Whilst some established brands in this segment continue to thrive, particularly M&Ms, many chocolate countline brands are extending into this segment with small bite-size versions of their products which tap into consumer interest in sharing, on-the-go snacking and value for money.
Two high-profile examples of this in 2011 were: Kit Kat Pop Chocs (launched February) and Twirl Bites (September), both of which were able to build on their presence in the chocolate countlines segment. By comparison, wrapped confectionery had a more modest 2011.
UK sugar confectionery market size
Since 2006, the UK sugar confectionery market has enjoyed growth of 9.6%. However, the key role of inflation in fuelling this growth is borne out by the fact that the market value would have fallen by 16.8% over the period at 2006 prices.
Many products in the sugar confectionery segment have undergone notable price increases in the past decade. Confectionery manufacturers have had to tackle rising costs by passing on the increase to the consumer as well as devising new formulations of current products and looking for new formats altogether.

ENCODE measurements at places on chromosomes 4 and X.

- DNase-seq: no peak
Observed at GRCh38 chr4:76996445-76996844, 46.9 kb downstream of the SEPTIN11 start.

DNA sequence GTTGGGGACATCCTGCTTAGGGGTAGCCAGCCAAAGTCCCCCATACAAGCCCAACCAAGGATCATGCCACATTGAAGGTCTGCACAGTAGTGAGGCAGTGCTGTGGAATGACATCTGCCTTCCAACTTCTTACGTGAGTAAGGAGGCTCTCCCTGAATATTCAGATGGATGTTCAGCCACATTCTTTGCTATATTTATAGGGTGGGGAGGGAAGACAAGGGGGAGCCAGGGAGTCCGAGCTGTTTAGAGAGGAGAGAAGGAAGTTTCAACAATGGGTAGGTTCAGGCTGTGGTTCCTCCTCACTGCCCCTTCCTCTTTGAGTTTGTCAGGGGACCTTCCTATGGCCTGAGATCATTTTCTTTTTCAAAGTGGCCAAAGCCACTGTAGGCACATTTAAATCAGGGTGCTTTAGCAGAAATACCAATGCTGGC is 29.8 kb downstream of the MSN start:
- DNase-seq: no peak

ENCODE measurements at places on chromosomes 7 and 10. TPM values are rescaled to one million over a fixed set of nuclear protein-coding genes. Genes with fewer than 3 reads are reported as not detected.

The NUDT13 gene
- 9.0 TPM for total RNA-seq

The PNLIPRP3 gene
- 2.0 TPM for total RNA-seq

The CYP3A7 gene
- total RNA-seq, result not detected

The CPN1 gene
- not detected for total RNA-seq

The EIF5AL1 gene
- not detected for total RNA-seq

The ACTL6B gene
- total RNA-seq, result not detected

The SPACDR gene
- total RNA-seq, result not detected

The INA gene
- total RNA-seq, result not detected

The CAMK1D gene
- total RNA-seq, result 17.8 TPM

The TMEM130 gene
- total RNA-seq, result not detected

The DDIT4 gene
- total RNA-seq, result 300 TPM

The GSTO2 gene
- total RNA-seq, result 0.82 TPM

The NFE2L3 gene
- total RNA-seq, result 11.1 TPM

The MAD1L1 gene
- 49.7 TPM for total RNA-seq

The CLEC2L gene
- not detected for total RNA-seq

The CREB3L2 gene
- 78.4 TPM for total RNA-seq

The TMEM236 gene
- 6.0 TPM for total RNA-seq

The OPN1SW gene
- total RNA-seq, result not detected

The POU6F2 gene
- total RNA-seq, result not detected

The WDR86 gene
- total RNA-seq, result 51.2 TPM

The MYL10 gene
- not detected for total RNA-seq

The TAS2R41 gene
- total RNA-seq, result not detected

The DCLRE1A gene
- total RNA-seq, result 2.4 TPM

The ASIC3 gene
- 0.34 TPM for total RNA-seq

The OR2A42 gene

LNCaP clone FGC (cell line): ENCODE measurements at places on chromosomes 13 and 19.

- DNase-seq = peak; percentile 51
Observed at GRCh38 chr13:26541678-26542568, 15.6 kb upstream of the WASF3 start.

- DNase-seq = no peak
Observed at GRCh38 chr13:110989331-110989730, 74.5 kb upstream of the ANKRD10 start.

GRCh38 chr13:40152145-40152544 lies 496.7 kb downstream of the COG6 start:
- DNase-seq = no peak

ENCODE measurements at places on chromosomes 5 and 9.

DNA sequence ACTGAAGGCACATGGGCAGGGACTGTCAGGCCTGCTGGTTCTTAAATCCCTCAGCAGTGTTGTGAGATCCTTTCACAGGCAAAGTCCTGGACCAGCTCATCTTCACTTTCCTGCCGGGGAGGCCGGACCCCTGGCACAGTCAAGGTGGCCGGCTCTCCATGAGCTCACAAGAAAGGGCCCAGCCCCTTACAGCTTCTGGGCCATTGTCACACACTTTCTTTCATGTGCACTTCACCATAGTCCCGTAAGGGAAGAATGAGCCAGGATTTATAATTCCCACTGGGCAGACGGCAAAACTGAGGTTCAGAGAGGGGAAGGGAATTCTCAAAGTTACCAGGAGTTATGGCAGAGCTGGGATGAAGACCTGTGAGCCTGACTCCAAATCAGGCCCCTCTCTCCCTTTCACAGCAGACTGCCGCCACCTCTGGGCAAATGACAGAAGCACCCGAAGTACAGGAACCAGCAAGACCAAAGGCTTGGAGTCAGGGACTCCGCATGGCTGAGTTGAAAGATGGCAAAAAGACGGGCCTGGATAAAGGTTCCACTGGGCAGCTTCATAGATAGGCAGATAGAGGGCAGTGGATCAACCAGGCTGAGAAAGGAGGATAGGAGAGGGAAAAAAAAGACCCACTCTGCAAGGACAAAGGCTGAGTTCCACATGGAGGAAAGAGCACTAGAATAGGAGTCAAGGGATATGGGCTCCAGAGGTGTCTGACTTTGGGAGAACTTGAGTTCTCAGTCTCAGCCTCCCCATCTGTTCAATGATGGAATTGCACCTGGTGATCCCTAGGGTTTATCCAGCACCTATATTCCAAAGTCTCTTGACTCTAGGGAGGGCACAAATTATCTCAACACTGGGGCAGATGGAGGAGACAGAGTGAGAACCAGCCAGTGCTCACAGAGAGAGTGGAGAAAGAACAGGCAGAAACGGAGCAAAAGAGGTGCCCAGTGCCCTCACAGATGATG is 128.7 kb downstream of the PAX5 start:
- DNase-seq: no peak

Whilst such inflation has fuelled value growth in the market, it is likely to have curbed volume growth. Ongoing consumer concerns about healthy diets and competition from other treats and snacks such as chocolate and crisps, which have enjoyed more active innovation and marketing support, are also likely to have played a role in curbing underlying growth.
Innovative NPD in sugar confectionery and the success of new formats such as sharing bags will be essential in engaging consumers to maintain volume sales and to support market value by combating discounting.